The final rule for Operations Over People, which will also take effect 60 days after publication, allows for routine flights over people not participating in the operation without a waiver if the operator can demonstrate that the operation is unlikely to cause serious injury to a person on the ground in the event of an equipment failure. The rule creates four categories of aircraft, each with distinct technical capabilities and operational restrictions for operations over people.
- Category 1 aircraft must weigh less than .55 pounds, including payload and external attachments and must not contain any exposed rotating parts that could lacerate human skin. Category 1 aircraft will not need to comply with an FAA-accepted means of compliance or hold a declaration of compliance.
- Category 2 aircraft must not cause injury to a human that is equivalent to or greater than the severity of injury caused by a transfer of 11 foot-pounds of kinetic energy upon impact from a rigid object, must not contain any exposed rotating parts that could lacerate human skin, and must not contain any safety defects. Category 2 aircraft must meet an FAA-accepted means of compliance and have a Declaration of Compliance.
- Category 3 aircraft must not cause injury to a human being that is equivalent to or greater than the severity of injury caused by a transfer of 25 foot-pounds of kinetic energy upon impact from a rigid object, must not contain any exposed rotating parts that could lacerate human skin, and must not contain any safety defects. Category 3 aircraft must meet an FAA-accepted means of compliance and have a declaration of compliance.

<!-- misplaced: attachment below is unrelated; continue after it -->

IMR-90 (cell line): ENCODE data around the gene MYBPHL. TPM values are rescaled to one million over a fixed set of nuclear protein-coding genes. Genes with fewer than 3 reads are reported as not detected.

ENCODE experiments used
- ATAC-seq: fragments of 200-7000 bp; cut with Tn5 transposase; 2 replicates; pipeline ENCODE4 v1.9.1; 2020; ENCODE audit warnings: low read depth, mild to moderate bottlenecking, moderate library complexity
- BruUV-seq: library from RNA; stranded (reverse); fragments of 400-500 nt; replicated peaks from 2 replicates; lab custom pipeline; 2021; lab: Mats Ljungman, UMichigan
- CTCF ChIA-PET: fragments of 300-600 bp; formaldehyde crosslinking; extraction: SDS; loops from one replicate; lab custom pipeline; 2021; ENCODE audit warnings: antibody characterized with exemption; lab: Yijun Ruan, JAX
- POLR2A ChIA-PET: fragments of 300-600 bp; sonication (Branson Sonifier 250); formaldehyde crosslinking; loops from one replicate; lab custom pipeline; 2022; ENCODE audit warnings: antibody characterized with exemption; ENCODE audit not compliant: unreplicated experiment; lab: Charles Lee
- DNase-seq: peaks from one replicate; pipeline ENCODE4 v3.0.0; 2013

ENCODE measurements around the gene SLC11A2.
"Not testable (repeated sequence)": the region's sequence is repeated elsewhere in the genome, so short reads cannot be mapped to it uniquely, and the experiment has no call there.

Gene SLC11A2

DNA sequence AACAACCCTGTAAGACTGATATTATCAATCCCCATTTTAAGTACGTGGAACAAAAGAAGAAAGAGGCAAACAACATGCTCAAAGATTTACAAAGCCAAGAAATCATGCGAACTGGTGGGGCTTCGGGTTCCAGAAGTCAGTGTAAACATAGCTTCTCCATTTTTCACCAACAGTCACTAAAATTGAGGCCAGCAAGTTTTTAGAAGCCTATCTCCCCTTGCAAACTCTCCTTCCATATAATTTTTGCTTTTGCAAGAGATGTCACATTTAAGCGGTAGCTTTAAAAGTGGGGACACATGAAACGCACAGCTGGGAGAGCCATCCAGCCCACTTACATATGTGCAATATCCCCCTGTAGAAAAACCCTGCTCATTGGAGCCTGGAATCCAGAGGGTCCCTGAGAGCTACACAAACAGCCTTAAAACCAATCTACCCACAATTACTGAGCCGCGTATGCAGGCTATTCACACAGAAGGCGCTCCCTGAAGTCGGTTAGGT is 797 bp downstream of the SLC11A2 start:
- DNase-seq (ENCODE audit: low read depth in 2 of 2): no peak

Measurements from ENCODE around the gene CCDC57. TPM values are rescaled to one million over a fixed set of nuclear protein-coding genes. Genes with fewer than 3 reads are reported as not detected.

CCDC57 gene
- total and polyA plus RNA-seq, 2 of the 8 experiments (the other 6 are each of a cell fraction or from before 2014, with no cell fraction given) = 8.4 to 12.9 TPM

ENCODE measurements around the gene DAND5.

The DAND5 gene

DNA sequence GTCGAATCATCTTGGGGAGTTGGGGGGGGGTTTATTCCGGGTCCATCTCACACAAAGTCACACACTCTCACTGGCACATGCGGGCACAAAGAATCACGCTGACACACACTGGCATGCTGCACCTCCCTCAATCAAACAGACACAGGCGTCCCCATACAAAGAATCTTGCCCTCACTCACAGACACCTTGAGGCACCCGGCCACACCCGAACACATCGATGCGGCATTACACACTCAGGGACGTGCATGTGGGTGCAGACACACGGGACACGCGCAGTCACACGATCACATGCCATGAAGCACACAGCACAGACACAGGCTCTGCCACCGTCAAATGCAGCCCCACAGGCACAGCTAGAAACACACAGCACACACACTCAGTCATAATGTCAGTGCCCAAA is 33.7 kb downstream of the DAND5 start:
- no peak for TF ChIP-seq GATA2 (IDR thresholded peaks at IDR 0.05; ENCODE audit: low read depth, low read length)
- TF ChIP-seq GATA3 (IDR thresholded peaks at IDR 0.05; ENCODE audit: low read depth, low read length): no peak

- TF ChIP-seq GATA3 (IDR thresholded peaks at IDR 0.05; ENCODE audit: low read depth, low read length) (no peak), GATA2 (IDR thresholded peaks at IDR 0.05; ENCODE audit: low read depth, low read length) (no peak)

- Category 4 aircraft must have an airworthiness certificate issued under 14 CFR Part 21 and must be operated in accordance with the approved flight manual. The addition of Category 4 marks a significant change from the proposed rule and reflects the FAA’s recent progress toward issuing type certificates for drones.
A less buzzworthy aspect of the rule is its allowance of night operations for operators with specific training that use an aircraft that meets the rule’s external lighting requirements. This part of the rule will provide much-needed relief for public safety agencies, which often need to conduct night operations as part of emergency response activities and are currently required to obtain waiver from the FAA to conduct such operations. The final rule did not contain any significant changes from the proposed rule with regard to night operations.
While certainly a welcome development at the end of a tumultuous year for the aviation industry, there will be much work to do before the rules can be implemented, and stakeholders should begin planning a compliance strategy for both Remote ID and Operations Over People (if applicable) well before the implementation periods approach over the next several years.